Negligence in the Northern Territory (NT)
Updated on Nov 03, 2022 • 5 min read • 251 views • Copy Link
Negligence in the Northern Territory (NT)
Negligence is a failure to exercise the level of care appropriate in a given circumstance. The tort law of negligence addresses harm that results from this failure to take care. In the Northern Territory, the Personal Injuries (Liabilities and Damages) Act 2003 governs most negligence claims, although there are separate provisions for some other compensation claims. This page looks at the law of negligence in the Northern Territory.
The Personal Injuries (Liabilities and Damages) Act covers many negligence claims in the Northern Territory, but does not apply to:
- compensation claims under the Return to Work Act 1986 and the Return to Work Regulations 1986;
- personal injury claims from exposure to dust (such as asbestos products);
- compensation claims for injuries or deaths under the Motor Accidents (Compensation) Act 1979; and
- compensation claims for injuries resulting from defective goods or products.
Negligence claims in the Northern Territory
A plaintiff in a negligence claim seeks compensation for their injury, loss, or damage. The aim of compensation is to return the plaintiff, as far as possible, to the state they were in before the defendant breached their duty of care. Common examples of negligence include car accidents, medical negligence, and “slip and falls”. A negligence claim is often for personal injury, but can also be for property damage and financial loss.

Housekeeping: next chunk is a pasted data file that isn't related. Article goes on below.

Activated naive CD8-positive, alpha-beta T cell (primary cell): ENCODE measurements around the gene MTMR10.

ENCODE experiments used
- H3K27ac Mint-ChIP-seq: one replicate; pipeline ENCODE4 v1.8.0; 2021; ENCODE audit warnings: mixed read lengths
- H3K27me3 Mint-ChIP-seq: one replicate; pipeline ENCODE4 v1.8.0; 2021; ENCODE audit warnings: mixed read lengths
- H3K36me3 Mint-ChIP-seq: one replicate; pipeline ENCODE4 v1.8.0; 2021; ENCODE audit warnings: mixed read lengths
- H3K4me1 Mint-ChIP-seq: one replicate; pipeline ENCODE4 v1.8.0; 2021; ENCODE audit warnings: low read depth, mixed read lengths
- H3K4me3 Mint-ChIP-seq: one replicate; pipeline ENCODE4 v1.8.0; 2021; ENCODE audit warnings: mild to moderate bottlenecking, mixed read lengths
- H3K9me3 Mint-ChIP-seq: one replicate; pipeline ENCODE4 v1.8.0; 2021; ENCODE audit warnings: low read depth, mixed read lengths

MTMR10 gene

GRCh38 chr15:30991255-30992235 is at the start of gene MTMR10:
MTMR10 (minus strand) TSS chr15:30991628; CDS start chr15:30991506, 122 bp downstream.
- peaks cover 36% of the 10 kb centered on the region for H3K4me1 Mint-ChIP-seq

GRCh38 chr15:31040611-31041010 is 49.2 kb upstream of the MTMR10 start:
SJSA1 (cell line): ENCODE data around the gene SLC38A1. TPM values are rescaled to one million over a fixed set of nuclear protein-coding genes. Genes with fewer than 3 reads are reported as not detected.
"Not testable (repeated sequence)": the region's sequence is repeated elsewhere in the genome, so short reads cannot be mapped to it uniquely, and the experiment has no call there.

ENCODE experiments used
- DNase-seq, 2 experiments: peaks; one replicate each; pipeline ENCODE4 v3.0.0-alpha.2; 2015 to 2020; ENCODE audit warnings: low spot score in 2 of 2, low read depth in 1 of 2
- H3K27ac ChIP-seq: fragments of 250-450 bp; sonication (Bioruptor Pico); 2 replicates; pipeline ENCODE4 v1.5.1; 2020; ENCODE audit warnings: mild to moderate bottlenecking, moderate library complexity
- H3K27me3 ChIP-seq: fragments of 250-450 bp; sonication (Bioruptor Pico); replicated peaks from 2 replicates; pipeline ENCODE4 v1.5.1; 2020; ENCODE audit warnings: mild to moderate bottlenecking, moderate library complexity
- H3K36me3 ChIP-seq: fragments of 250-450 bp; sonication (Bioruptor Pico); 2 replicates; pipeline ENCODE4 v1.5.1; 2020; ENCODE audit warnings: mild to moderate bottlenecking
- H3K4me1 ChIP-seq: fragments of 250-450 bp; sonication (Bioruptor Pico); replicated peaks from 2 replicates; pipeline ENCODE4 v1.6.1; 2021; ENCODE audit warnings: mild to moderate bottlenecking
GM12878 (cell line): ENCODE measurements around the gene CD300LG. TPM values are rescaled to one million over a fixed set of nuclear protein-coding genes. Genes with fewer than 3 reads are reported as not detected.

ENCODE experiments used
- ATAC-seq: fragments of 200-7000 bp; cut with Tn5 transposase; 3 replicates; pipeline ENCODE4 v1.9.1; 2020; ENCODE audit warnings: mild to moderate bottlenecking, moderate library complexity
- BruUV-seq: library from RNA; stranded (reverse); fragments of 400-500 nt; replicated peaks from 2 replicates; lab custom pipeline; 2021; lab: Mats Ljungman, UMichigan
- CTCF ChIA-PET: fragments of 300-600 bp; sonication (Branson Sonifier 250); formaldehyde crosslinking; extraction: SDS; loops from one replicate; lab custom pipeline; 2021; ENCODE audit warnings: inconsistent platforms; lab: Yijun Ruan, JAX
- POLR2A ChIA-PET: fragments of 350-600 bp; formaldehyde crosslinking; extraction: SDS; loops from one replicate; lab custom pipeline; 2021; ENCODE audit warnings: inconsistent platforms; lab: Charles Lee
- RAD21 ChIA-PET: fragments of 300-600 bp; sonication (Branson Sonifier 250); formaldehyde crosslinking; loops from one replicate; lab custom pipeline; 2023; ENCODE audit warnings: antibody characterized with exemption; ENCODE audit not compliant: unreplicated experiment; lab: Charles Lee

A negligence claim only succeeds if the plaintiff can establish each of the four following elements:
- The defendant had a legal duty of care to the plaintiff.
- There was a breach of this duty.
- The plaintiff suffered some form of injury or damage.
- The breach of duty was a causal factor in the injury.
Duty of care
In the Northern Territory, certain individuals and entities have a duty of care towards specific other people. Some relationships have a recognised duty of care attached. For example, a physician has a duty of care to their patients, but this duty does not extend to the public indiscriminately. These relationships are often recognisable in that one party relies on the other party for care.
When there is no established duty of care, a plaintiff can still make a claim for compensation. The court will determine whether the person who caused the damage had a duty to the plaintiff. This assessment will consider whether there is sufficient “proximity” in the relationship for a duty of care to exist. In addition, there needs to be evidence that the defendant exercised control over the relationship and the plaintiff relied upon the defendant to take care. The courts typically make this assessment by recognising the similarity between an already recognised duty of care relationship and the case at hand.
There are some exceptions in the Northern Territory where an individual does not have a duty of care. For example, a volunteer in a charitable organisation and a donor of food does not incur liability towards others if they act in good faith without recklessness. A Good Samaritan can also give emergency aid to someone in distress without worrying about incurring legal liability.